As there are such strong links between changes in the nervous system and pain symptoms, it can be important for patients to write down triggers of their pain. Whilst a useful technique, this should be approached with caution; it’s not conducive for patients to be writing long lists of potential triggers which could lead them to become activity avoiders. It’s important that sufferers continue to exercise and be as active as possible’

  • Work with psychologists

There is not an instant fix for pain, especially chronic pain, therefore people need to be empowered to manage their own condition.Medicines do have a place to play in managing pain, but we encourage patients of chronic pain to work with psychologists who are trained in cognitive techniques to provide patients with the skills to live with their pain better in the long-term.

  • Take responsibility

Due to the complex nature of pain and the both the physical, neurological, emotional and environmental factors that come in to play, it’s important for all people to understand that they need to take responsibility for their pain. There is not an instant fix to pain, especially chronic pain, therefore, people need to be empowered to manage their condition from learning about what helps and hinders them. Medicines do have a place to play in this, but it is a relatively small place.

  • Mindfulness in the moment

Mindfulness and relaxation is a highly important aspect of managing pain. You should think about what may be underlying the issue causing your pain and use mindfulness to think more in the present. Mindfulness is great because it can be used ‘in the moment’, it can be used at the very time that you are experiencing the pain and help relieve the focus on it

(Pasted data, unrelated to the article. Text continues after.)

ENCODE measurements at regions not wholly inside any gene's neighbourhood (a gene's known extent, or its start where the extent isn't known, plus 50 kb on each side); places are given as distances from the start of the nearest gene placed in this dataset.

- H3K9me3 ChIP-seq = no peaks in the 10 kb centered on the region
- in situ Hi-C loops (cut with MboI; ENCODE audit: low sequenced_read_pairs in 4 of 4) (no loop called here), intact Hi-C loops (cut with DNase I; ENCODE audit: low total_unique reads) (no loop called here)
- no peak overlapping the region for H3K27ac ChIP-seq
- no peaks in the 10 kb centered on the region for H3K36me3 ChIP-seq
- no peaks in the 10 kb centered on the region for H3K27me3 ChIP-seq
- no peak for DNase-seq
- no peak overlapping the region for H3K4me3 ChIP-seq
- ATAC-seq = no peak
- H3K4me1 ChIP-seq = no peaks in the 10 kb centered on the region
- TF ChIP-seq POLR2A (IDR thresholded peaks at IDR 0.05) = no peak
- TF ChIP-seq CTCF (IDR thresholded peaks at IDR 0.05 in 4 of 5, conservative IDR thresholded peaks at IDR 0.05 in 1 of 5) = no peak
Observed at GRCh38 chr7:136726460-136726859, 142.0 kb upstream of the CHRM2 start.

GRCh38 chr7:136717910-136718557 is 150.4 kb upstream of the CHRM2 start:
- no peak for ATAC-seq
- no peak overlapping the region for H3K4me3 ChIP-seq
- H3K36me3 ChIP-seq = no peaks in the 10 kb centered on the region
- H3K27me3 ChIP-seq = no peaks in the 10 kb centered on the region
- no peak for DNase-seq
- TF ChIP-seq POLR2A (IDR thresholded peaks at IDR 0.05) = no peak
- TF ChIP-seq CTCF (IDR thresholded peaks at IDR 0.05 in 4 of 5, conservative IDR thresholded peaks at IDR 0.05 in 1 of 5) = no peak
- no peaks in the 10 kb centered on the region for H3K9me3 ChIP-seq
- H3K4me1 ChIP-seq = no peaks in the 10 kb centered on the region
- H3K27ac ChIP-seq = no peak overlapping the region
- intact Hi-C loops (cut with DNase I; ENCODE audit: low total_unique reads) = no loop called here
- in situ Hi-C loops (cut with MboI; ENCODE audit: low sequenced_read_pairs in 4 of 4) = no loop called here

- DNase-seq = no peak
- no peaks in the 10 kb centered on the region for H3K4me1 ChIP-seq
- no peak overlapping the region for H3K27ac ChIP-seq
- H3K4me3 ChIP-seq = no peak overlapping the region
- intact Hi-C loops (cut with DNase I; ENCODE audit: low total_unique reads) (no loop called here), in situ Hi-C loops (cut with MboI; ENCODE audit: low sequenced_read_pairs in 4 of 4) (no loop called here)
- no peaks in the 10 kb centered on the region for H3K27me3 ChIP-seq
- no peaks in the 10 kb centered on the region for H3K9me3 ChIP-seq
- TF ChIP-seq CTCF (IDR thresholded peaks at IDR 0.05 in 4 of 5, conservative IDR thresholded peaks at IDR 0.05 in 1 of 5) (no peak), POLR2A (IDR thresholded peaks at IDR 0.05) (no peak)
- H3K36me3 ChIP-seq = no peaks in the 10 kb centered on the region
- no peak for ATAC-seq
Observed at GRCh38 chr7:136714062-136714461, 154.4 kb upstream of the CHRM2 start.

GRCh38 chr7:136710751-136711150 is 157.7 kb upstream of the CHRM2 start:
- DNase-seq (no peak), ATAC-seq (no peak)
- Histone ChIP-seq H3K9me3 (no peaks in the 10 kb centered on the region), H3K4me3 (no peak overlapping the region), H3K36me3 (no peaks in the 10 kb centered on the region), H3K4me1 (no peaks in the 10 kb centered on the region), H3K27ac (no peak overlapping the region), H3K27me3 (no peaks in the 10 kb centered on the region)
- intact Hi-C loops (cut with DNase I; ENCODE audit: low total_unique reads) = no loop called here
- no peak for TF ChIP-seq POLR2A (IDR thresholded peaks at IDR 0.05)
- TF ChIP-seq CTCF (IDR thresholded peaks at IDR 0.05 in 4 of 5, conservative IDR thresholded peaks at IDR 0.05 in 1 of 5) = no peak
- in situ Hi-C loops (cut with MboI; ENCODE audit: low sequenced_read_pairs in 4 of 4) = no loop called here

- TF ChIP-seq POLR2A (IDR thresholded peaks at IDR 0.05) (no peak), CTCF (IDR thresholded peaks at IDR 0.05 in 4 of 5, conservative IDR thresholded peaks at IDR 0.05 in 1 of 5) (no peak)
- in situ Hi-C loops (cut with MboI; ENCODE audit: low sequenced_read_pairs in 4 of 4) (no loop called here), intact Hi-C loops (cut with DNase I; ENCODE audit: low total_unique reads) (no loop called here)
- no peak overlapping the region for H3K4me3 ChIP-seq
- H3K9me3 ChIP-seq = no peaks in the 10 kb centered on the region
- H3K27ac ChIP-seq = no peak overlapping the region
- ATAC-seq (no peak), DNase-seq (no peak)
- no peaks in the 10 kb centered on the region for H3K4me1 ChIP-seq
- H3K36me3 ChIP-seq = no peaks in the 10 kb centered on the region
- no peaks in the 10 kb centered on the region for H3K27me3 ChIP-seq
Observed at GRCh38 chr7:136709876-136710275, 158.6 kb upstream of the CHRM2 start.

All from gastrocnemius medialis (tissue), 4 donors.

• Exercise

There is a range of exercises which are good for individuals experiencing pain – there should be a mixture of cardiovascular exercise which could include brisk walking or cycling. Strengthening exercises can also be very beneficial, especially for more localised pain.

  • Holistic management

Overall, finding pain relief whether it’s through techniques, product, exercise or medicines is about finding something that works for each individual and having a holistic approach. Psychological approaches should be used in the long-term, however, exercises can also be effective and medicines also have a small place to play in managing pain. There are also topical creams and gels for the relief of pain. Topical treatments tend to have fewer side effects than systemic medicines. They also have benefits from a tolerability point of view and the side effects can be much less than other treatments. If you have localised pain, then again, they can be very effective.

Finally, Dr Knaggs explains that, “It should be recognised that the impact from suffering from pain in the longer term can have severe impacts not just for the individual. If you have pain in the longer term, it begins to impact the limits of what you are able to do, your interaction with other people and ultimately your quality of life.”

 So, if you are suffering from pain, it’s worth trying the above suggestions, as well as using a topical pain relief cream or gel. But please, don’t suffer in silence – if the pain doesn’t ease, go and see your GP to make sure there’s nothing more going on!

Movelat Relief Cream/Gel is available from Boots, Tesco, Independent & High Street Pharmacies. RRP £4.62 for 40g & RRP £7.36 for 80g. Visit  www.movelat.co.uk for more information and advice on pain relief.

Disclosure: I was sent a sample of Movelat Pain Relief Gel to try in return for writing this article. Unless otherwise expressed, all thoughts and opinions are my own.

 

 

 

 

Pain Relief Ideas With Movelat Pain Relief